Please see Important Risk Information for Lyrica on the following page. To learn more visit www.lyrica.com or call toll-free 1-888-9-LYRICA (1-888-959-7422). You are encouraged to report negative side effects of prescription drugs to the FDA. Visit www.FDA.gov/medwatch or call 1-800-FDA-1088. PBP460417-01 ©2012 Pfizer Inc. All rights reserved. April 2012 © PARADE Publications 2012. All rights reserved.


IMPORTANT FACTS IMPORTANT SAFETY INFORMATION ABOUT LYRICA LYRICA may cause serious, even life threatening, allergic reactions. Stop taking LYRICA and call your doctor right away if you have any signs of a serious allergic reaction: • Swelling of your face, mouth, lips, gums, tongue, throat or neck • Have any trouble breathing • Rash, hives (raised bumps) or blisters

Like other antiepileptic drugs, LYRICA may cause suicidal thoughts or actions in a very small number of people, about 1 in 500. Call your doctor right away if you have any symptoms, especially if they are new, worse or worry you, including: • New or worsening depression • Suicidal thoughts or actions • Unusual changes in mood or behavior Do not stop LYRICA without first talking with your doctor.

LYRICA may cause swelling of your hands, legs and feet. This swelling can be a serious problem with people with heart problems.

LYRICA may cause dizziness or sleepiness. Do not drive a car, work with machines, or do other dangerous things until you know how LYRICA affects you. Ask your doctor when it is okay to do these things.

ABOUT LYRICA

LYRICA is a prescription medicine used in adults 18 years and older to treat: • Pain from damaged nerves that happens with diabetes or that follows healing of shingles • Partial seizures when taken together with other seizure medicines • Fibromyalgia (pain all over your body)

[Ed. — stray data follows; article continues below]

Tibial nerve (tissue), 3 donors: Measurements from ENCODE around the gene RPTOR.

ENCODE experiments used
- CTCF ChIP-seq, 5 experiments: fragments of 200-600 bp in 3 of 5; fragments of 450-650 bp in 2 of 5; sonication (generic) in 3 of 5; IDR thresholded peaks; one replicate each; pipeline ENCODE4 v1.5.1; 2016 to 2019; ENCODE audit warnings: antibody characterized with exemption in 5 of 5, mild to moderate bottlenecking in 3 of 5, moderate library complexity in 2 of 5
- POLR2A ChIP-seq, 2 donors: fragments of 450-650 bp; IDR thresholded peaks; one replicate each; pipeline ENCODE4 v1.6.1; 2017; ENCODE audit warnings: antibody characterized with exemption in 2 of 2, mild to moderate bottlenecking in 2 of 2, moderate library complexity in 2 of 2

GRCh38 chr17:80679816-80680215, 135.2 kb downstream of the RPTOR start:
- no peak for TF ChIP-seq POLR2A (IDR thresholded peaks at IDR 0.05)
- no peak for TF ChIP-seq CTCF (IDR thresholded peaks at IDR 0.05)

Who should NOT take LYRICA: • Anyone who is allergic to anything in LYRICA

BEFORE STARTING LYRICA

Tell your doctor about all your medical conditions, including if you: • Have had depression, mood problems or suicidal thoughts or behavior • Have or had kidney problems or dialysis • Have heart problems, including heart failure • Have a bleeding problem or a low blood platelet count • Have abused prescription medicines, street drugs or alcohol in the past • Have ever had swelling of your face, mouth, tongue, lips, gums, neck, or throat (angioedema) • Plan to father a child. It is not known if problems seen in animal studies can happen in humans. • Are pregnant, plan to become pregnant or are breastfeeding. It is not known if LYRICA will harm your unborn baby. You and your doctor should decide whether you should take LYRICA or breast-feed, but not both. Tell your doctor about all your medicines. Include over-thecounter medicines, vitamins, and herbal supplements. LYRICA and other medicines may affect each other causing side effects. Especially tell your doctor if you take: • Angiotensin converting enzyme (ACE) inhibitors. You may have a higher chance for swelling and hives.

(LEER-i-kah)

BEFORE® STARTING LYRICA, continued ®

• Avandia (rosiglitazone)*, Avandamet (rosiglitazone and metformin)* or Actos® (pioglitazone)** for diabetes. You may have a higher chance of weight gain or swelling of your hands or feet. • Narcotic pain medicines (such as oxycodone), tranquilizers or medicines for anxiety (such as lorazepam). You may have a higher chance for dizziness and sleepiness. • Any medicines that make you sleepy

7-MINUTE SOLUTION

SAVE BIG BUCKS ON HOTEL ROOMS We checked in with Anthony Melchiorri, host of the Travel Channel’s Hotel Impossible, for tips on landing the best deals